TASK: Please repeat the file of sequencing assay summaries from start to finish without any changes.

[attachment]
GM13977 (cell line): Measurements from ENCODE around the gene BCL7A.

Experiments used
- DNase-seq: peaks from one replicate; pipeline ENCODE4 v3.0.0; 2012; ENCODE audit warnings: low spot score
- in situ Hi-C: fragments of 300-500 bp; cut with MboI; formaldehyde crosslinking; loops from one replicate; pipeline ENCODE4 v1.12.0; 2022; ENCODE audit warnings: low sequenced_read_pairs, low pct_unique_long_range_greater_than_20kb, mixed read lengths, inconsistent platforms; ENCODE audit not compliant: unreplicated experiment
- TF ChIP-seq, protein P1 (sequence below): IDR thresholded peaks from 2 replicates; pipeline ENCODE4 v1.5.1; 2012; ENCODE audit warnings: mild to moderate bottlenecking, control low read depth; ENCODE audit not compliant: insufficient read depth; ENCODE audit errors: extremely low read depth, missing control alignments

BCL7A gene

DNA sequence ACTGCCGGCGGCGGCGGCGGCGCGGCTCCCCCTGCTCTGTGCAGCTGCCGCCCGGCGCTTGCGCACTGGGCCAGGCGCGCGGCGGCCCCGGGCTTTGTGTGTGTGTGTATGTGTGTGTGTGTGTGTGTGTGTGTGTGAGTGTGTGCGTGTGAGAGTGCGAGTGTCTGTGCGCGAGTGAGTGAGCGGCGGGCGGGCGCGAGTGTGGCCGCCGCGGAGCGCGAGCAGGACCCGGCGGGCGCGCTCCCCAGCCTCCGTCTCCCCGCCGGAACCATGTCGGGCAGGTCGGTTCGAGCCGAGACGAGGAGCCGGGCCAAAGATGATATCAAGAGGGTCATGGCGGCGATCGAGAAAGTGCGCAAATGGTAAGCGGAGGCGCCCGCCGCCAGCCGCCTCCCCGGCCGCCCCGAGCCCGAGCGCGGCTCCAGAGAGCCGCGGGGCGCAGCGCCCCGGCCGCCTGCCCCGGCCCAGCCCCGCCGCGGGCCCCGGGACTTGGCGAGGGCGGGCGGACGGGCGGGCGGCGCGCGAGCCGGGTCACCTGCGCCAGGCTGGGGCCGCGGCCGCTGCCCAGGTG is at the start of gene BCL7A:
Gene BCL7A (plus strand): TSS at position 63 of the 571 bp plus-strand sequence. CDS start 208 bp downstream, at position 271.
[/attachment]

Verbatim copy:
GM13977 (cell line): Measurements from ENCODE around the gene BCL7A.

Experiments used
- DNase-seq: peaks from one replicate; pipeline ENCODE4 v3.0.0; 2012; ENCODE audit warnings: low spot score
- in situ Hi-C: fragments of 300-500 bp; cut with MboI; formaldehyde crosslinking; loops from one replicate; pipeline ENCODE4 v1.12.0; 2022; ENCODE audit warnings: low sequenced_read_pairs, low pct_unique_long_range_greater_than_20kb, mixed read lengths, inconsistent platforms; ENCODE audit not compliant: unreplicated experiment
- TF ChIP-seq, protein P1 (sequence below): IDR thresholded peaks from 2 replicates; pipeline ENCODE4 v1.5.1; 2012; ENCODE audit warnings: mild to moderate bottlenecking, control low read depth; ENCODE audit not compliant: insufficient read depth; ENCODE audit errors: extremely low read depth, missing control alignments

BCL7A gene

DNA sequence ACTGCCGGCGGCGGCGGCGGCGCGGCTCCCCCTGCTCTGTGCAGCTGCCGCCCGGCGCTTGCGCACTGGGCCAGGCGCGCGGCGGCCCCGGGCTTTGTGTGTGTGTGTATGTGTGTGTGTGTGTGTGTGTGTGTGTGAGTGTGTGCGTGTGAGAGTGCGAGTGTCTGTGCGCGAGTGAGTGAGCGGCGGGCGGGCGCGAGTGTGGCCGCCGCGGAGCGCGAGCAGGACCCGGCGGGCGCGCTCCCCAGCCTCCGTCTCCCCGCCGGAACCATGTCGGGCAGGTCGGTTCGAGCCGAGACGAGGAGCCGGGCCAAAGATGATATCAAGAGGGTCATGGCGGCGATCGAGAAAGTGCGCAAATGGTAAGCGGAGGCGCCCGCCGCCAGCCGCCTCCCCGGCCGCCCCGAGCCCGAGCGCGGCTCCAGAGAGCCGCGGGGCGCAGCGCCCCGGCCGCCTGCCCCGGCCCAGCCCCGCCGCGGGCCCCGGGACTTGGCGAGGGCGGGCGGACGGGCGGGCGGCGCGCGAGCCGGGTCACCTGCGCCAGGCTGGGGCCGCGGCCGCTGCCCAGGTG is at the start of gene BCL7A:
Gene BCL7A (plus strand): TSS at position 63 of the 571 bp plus-strand sequence. CDS start 208 bp downstream, at position 271.